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Re: [ontolog-forum] Fruit fly emotions mimic human emotions - ontology d

To: "[ontolog-forum]" <ontolog-forum@xxxxxxxxxxxxxxxx>
From: Thomas Johnston <tmj44p@xxxxxxx>
Date: Mon, 25 May 2015 23:56:14 +0000 (UTC)
Message-id: <801519009.1505185.1432598174291.JavaMail.yahoo@xxxxxxxxxxxxxx>


You said, referring to my quote from Conceptual Spaces, p.1:

<<<...that quotation is an extremely oversimplified and misleading summary of AI and cognitive science.

If that's what it had been intended as, or indeed presented as, then that's certainly what it would have been. But I didn't intend it as such, or present it as such. In hopes of forestalling any such misunderstanding, I added that:

I certainly did not intend to suggest, with my “vs.”, that there is nothing more to current issues in cognitive science, and philosophy of mind and language, other than this specific debate.

In pointing out that I did include this remark, I am certainly adding nothing substantive to our exchange of views. This present reply, sad to say, is a somewhat defensive remark on my part, defending myself against an attribution of ignorance which is definitely not warranted.

With your credentials, you don't have to bother mentioning that you are aware “that there is ….. more to current issues in cognitive science, and philosophy of mind and language, other than this specific debate.” With my lack of credentials, I guess I feel that I do. But I do indeed mention that. Indeed, in certain areas of this rather large and amorphous field of interest, I insist that I am, in fact, relatively well-grounded in the literature, and comfortable in working with the concepts.


Best wishes,


On Monday, May 25, 2015 4:30 PM, John F Sowa <sowa@xxxxxxxxxxx> wrote:


I am well aware of those debates and of the intensity on all sides:

> This is the “vs.” I am referring to, and in spite of your “should”, the
> facts on the current ground is that there is this debate. Indeed, the
> article by Fodor and Lepore and the reply by David Chalmers, both of
> which you recently provided links to, make it quite clear how intense
> the “vs.” remains.

The most cutthroat debates are among philosophers and theologians --
primarily because they're searching for certainty, and they have no way
of knowing when they're wrong.

That was the point of my talk at the Mexican AI conference in November:

    Why has AI failed?  And how can it succeed?

That wrangling led to single-paradigm systems, which are very strong
on one type of problem and useless for anything else.

> Here's Gardenfors, on my "vs.":
> “Within cognitive science, there are currently two dominating
> approaches to the problem of modeling representations.” From the
> point of view of the symbolic approach (which I and others call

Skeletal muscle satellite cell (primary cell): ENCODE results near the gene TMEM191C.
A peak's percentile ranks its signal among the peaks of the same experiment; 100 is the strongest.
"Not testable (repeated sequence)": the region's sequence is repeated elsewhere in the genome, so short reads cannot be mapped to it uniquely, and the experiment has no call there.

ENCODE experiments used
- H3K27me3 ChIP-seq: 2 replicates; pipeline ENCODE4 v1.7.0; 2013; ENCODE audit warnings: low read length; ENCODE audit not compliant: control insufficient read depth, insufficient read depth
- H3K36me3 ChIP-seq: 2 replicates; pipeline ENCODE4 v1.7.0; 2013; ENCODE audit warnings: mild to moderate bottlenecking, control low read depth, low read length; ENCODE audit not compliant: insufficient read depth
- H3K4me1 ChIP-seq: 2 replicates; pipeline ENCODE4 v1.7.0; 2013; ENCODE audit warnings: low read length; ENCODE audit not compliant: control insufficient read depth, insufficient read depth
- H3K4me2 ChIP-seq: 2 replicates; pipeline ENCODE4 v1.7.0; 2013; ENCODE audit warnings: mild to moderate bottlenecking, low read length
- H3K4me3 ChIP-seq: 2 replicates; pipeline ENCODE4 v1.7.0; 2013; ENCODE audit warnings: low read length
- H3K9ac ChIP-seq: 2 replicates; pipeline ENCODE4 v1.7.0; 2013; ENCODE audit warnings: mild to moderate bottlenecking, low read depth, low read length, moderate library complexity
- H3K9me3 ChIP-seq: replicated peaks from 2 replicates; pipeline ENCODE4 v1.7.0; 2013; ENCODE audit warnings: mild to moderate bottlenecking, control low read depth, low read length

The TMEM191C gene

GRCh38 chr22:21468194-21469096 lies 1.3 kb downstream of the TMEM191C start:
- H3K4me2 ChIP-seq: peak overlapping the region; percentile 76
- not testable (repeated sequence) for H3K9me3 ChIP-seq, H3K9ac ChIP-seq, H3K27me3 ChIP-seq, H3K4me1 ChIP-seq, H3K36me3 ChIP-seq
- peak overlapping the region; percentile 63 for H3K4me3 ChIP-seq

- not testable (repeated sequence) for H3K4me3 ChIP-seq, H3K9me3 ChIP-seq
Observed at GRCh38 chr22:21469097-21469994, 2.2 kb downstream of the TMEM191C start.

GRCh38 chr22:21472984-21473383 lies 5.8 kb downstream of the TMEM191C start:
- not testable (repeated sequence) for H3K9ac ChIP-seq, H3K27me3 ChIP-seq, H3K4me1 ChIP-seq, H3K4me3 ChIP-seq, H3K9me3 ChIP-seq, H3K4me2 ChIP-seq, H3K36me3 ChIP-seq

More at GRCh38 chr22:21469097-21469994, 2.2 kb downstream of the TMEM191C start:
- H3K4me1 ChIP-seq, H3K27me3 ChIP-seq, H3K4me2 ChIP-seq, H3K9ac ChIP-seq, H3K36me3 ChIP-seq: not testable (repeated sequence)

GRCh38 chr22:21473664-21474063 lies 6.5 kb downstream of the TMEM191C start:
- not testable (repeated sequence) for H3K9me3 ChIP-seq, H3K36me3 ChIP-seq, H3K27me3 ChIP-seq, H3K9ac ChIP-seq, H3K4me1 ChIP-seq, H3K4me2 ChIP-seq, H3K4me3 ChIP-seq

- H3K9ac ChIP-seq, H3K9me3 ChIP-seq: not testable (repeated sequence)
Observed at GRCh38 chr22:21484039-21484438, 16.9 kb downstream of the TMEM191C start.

> the “mental representation” approach), “cognition is seen as
> essentially being computation, involving symbol manipulation.”

I presented a guest lecture at Lund at PG's invitation, so I won't
be too harsh on him.  Peter did good work on belief revision, which
I strongly recommend.  He's the G of the AGM axioms.  But that
quotation is an extremely oversimplified and misleading summary
of AI and cognitive science.

Marvin Minsky's _Society of Mind_ is a good antidote to that kind
of partisanship.  See the reference in Slide 13 of micai.pdf:

That was a strong influence on my "Flexible Modular System" (FMF):

A quotation from arch.pdf
> The lack of progress in building general-purpose intelligent systems
> could be explained by several different hypotheses:
>  * Simulating human intelligence on a digital computer is impossible.
>  * The ideal architecture for true AI has not yet been found.
>  * Human intelligence is so flexible that no fixed architecture can do
>    more than simulate a single aspect of what is humanly possible.
> Many people have presented strong, but not completely convincing
> arguments for the first hypothesis.  In the search for an ideal
> architecture, others have implemented a variety of at best partially
> successful designs. The purpose of this paper is to explore the third
> hypothesis:  propose a flexible modular framework that can be tailored
> to an open-ended variety of architectures for different kinds of
> applications.

For examples that show how the FMF works, see "Two paradigms are
better than one, and multiple paradigms are even better":

Fundamental principle:  Neuroscientists are the first to emphasize that
*nobody* really knows how the brain works.  For philosophers to engage
in endless wrangling about the virtues of one half-baked theory or
another is fundamentally misguided.

Recommendation in micai.pdf:  Implement various theories.  Test them
alone and in different combinations.  See what works.  Collaborate!

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